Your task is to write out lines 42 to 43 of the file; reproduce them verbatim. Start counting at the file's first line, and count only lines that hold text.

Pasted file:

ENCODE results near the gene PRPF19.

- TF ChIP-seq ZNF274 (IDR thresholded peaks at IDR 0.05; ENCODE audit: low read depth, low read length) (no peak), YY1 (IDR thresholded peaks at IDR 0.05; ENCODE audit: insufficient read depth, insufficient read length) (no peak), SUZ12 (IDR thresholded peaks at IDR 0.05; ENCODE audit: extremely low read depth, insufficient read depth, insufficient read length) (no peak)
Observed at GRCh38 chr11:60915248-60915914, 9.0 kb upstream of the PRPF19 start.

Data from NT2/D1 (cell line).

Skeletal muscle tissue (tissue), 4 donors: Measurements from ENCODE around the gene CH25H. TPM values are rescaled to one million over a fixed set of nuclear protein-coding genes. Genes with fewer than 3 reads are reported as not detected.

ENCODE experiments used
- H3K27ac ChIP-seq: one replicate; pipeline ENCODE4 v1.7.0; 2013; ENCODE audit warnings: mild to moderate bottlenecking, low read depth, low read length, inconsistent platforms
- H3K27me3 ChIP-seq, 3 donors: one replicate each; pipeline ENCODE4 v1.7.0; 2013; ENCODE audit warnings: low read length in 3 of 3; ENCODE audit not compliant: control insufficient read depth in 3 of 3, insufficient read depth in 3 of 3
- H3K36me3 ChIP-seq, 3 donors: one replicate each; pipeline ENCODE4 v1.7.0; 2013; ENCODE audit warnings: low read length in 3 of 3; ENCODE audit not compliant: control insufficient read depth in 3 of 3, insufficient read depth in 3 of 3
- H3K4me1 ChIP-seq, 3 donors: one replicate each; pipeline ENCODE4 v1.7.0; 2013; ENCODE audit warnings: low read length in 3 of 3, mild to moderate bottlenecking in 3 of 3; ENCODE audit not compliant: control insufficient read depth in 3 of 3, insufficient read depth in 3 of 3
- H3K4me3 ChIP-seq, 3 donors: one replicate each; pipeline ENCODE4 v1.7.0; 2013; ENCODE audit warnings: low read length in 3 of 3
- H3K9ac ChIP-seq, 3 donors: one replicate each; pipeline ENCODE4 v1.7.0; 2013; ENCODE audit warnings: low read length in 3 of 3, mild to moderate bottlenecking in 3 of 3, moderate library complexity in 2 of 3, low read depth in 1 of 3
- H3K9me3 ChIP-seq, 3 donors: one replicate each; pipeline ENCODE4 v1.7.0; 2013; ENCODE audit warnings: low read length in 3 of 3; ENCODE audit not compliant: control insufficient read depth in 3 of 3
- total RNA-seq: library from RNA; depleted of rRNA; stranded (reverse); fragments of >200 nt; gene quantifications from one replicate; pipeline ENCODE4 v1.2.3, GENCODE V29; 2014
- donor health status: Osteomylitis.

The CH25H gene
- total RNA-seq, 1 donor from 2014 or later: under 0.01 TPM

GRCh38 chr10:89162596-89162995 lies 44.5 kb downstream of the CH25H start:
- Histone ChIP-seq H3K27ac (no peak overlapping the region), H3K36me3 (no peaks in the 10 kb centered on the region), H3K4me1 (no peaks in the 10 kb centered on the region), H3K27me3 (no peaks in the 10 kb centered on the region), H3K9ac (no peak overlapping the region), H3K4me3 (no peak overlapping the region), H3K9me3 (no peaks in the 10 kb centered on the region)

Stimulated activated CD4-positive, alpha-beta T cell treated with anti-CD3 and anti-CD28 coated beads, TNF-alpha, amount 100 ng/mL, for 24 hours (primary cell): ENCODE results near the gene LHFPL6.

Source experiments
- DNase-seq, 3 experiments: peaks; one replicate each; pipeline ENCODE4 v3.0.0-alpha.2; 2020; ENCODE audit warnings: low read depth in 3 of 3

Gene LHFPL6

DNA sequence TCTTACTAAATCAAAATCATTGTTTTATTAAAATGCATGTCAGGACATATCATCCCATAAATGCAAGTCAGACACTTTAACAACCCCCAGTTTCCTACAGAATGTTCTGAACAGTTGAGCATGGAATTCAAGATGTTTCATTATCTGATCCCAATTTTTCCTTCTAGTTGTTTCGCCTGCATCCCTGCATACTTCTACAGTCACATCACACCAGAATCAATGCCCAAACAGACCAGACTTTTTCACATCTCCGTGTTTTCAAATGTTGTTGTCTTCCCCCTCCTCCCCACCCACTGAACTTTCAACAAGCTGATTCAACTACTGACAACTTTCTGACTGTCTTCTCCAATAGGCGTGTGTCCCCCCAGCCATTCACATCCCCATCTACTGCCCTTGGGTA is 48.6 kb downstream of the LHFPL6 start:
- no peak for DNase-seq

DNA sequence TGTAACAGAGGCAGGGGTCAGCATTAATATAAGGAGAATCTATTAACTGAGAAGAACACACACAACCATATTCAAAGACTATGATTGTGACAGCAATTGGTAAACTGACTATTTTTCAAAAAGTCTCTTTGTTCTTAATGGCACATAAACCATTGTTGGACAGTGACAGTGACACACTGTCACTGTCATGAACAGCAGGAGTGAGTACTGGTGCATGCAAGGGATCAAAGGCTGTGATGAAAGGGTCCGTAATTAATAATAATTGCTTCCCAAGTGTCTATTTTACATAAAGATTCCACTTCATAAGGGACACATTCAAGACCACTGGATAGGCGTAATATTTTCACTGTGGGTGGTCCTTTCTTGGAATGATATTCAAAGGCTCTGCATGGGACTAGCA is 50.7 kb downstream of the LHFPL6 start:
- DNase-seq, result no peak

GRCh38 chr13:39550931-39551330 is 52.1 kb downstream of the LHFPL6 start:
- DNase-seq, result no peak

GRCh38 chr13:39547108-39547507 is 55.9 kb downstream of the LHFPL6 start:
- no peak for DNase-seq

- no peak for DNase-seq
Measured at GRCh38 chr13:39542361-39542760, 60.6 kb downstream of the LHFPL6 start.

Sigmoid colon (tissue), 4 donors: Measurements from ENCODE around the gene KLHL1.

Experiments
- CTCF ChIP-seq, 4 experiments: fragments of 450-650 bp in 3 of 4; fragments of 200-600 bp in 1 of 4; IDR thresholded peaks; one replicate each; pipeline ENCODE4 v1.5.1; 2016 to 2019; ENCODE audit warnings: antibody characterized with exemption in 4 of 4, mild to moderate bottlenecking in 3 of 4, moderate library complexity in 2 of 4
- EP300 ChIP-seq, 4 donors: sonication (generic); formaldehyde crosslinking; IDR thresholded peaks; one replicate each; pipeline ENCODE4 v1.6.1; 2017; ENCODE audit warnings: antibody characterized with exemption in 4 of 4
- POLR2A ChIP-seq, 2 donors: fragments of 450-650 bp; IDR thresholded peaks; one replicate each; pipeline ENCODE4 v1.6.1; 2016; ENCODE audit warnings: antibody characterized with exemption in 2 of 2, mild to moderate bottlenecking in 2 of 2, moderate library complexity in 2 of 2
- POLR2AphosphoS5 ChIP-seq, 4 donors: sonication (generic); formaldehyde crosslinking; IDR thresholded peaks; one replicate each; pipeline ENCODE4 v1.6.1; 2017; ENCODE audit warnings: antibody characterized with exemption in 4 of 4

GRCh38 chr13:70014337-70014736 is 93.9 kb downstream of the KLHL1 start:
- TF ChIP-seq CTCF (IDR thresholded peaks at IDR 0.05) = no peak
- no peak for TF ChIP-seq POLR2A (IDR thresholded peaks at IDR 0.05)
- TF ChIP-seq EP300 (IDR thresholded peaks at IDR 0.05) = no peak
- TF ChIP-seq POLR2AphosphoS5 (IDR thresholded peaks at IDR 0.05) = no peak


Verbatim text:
- no peak for TF ChIP-seq POLR2A (IDR thresholded peaks at IDR 0.05)
- TF ChIP-seq EP300 (IDR thresholded peaks at IDR 0.05) = no peak